Supreme Court and Limitations Period for Securities Fraud

In a victory for the plaintiff shareholders, the US Supreme Court unanimously ruled in Merck & Co., Inc. v. Reynolds that the statute of limitations actions brought under §10(b) of the Securities Exchange Act of 1934 begins to run upon “discovery of the facts constituting the violation.” The Court held “facts showing scienter are among those that ‘constitut[e] the violation.’” Justice Breyer, writing for the Court ruled that, due to delayed discovery of the claim, the two-year statute of limitations did not bar the investors from bringing a securities fraud action. The decision stated:

We conclude that the limitations period in §1658(b)(1) begins to run once the plaintiff did discover or a reasonably diligent plaintiff would have “discover[ed] the facts constituting the violation”—whichever comes first. In determining the time at which “discovery” of those “facts” occurred, terms such as “inquiry notice” and “storm warnings” may be useful to the extent that they identify a time when the facts would have prompted a reasonably diligent plaintiff to begin investigating. But the limitations period does not begin to run until the plaintiff thereafter discovers or a reasonably diligent plaintiff would have discovered “the facts constituting the violation,” including scienter—irrespective of whether the actual plaintiff undertook a reasonably diligent investigation.

Now the shareholders may pursue their claims that Merck & Co. Inc. violated federal securities law by misrepresenting the safety and commercial viability of Vioxx, a pain reliever ultimately withdrawn from the market. The Court affirmed the Third Circuit Court of Appeal’s decision In re Merck & Co. Securities, Derivative & ERISA Litigation, 543 F.3d 150 (3d Cir. 2008), which held that the statute of limitations does not begin to run until the plaintiff has information suggesting defendant’s scienter. The Third Circuit decision reversed the judgment of dismissal entered by the US District Court for the District of New Jersey, which ruled that the claims were barred by the statute of limitations because the plaintiffs “were put on inquiry notice of the alleged fraud more than two years before they filed suit.” See In re Merck & Co., Inc. Securities, Derivative & “”Erisa” Litigation, 483 F.Supp.2d 407 (D.N.J. 2007).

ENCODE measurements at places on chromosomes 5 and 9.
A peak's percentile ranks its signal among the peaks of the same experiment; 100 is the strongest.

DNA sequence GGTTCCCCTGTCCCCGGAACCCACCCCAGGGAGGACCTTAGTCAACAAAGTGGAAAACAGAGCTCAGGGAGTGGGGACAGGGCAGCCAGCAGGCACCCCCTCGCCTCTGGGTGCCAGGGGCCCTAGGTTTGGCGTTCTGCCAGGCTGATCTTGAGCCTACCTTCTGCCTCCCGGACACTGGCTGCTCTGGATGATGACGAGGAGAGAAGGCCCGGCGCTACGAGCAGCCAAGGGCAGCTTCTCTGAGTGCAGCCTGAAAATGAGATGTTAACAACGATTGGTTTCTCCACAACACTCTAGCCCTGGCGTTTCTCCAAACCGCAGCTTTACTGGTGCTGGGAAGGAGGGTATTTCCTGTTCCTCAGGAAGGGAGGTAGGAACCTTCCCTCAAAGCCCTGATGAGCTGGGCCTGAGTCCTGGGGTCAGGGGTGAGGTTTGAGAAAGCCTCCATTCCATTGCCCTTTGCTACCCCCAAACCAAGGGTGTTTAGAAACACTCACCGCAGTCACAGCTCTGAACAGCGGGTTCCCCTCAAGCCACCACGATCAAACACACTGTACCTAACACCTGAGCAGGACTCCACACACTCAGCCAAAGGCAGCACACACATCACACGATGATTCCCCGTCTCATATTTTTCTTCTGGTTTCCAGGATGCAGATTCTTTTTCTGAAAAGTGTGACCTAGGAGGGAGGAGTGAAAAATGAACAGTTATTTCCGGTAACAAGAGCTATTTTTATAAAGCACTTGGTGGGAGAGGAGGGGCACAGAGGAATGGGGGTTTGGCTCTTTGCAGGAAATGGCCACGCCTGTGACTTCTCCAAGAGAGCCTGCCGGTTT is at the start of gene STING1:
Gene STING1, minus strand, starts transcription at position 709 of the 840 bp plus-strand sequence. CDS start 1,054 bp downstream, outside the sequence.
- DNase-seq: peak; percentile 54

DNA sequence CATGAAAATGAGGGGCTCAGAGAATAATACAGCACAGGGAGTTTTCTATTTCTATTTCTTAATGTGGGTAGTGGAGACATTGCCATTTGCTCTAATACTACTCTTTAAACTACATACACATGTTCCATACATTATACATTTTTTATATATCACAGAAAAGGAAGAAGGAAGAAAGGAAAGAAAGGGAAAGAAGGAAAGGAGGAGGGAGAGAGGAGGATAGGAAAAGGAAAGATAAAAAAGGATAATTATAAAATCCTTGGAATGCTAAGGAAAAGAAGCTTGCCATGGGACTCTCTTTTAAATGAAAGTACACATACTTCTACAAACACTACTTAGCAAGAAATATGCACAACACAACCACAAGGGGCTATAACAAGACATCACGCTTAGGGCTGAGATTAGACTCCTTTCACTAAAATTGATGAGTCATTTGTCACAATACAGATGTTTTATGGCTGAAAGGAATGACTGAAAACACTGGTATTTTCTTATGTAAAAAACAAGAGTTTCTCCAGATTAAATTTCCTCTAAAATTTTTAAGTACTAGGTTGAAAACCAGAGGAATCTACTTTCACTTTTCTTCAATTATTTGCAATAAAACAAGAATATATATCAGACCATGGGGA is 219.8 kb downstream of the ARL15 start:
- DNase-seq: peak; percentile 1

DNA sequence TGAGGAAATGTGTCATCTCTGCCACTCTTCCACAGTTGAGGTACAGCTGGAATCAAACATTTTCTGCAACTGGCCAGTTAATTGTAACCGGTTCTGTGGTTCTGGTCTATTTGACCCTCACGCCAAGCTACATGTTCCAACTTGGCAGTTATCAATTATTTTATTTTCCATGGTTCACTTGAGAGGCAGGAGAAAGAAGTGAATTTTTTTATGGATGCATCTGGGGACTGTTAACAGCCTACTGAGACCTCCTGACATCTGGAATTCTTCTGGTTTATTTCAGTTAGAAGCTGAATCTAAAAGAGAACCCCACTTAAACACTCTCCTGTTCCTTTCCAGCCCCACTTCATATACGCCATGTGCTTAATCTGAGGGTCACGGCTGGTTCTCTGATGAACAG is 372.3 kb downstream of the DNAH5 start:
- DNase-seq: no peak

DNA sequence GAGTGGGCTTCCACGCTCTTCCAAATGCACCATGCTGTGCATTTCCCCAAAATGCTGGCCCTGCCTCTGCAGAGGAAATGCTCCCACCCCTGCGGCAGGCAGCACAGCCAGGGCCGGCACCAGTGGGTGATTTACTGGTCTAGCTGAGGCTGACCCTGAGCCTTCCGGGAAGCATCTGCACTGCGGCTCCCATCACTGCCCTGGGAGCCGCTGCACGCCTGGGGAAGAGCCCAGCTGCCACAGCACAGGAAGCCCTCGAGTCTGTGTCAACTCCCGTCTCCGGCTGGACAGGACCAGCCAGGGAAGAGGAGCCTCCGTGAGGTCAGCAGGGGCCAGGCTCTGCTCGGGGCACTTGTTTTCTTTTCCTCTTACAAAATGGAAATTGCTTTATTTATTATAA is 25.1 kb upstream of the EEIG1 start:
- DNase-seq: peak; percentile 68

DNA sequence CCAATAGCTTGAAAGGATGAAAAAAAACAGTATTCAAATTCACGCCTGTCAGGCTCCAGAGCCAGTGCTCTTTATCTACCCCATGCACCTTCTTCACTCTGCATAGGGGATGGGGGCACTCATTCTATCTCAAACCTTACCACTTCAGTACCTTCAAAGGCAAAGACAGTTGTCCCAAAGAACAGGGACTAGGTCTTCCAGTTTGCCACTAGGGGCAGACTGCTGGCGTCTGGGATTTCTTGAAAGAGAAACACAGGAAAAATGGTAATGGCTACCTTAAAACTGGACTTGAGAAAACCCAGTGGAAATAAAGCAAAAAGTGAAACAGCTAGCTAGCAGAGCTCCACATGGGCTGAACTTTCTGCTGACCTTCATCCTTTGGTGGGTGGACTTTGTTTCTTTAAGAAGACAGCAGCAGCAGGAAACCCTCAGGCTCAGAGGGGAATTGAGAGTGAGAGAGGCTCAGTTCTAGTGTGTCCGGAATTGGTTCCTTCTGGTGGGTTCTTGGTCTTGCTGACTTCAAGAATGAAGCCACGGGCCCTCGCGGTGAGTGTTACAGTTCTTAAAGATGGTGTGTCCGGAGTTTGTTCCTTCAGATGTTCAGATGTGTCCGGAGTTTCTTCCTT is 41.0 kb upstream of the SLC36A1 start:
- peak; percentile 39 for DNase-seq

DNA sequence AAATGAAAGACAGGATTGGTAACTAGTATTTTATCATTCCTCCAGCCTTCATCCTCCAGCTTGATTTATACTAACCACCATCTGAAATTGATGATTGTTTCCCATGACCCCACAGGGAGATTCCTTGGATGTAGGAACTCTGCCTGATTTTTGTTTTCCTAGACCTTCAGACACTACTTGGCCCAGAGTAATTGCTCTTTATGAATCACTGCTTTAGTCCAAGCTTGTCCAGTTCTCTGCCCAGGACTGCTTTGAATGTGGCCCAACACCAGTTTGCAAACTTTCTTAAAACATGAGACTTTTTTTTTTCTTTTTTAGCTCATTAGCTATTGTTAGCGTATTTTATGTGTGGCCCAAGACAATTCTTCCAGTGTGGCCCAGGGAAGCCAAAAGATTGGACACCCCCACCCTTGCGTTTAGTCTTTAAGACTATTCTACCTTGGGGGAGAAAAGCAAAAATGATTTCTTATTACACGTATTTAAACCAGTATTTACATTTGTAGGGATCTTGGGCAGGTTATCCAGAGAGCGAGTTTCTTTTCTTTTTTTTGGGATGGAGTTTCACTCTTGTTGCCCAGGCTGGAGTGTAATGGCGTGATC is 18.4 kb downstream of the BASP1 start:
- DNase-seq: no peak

Justice Scalia, joined by Justice Thomas, concurred in part and concurred in the judgment. Justice Scalia argued for an even more plaintiff-friendly result, stating that the statute of limitations should begin to run when a plaintiff actually discovers facts constituting the violation, rather than when a reasonably diligent plaintiff should have known such facts.

In its decision the Court rejected Merck’s proposed “inquiry notice” standard as inconsistent with the statute, which provides that “discovery” is the event that triggers the 2-year limitations period—for all plaintiffs. It noted that courts applying the traditional discovery rule have long had to ask what a reasonably diligent plaintiff would have known and that courts in at least five Circuits already ask this kind of question in securities fraud cases. Whether the interpretation of “knowledge” to include constructive knowledge will make a meaningful difference in a significant number of cases is unclear. District courts may yet find complaints untimely based on what a “reasonably diligent” investor would do.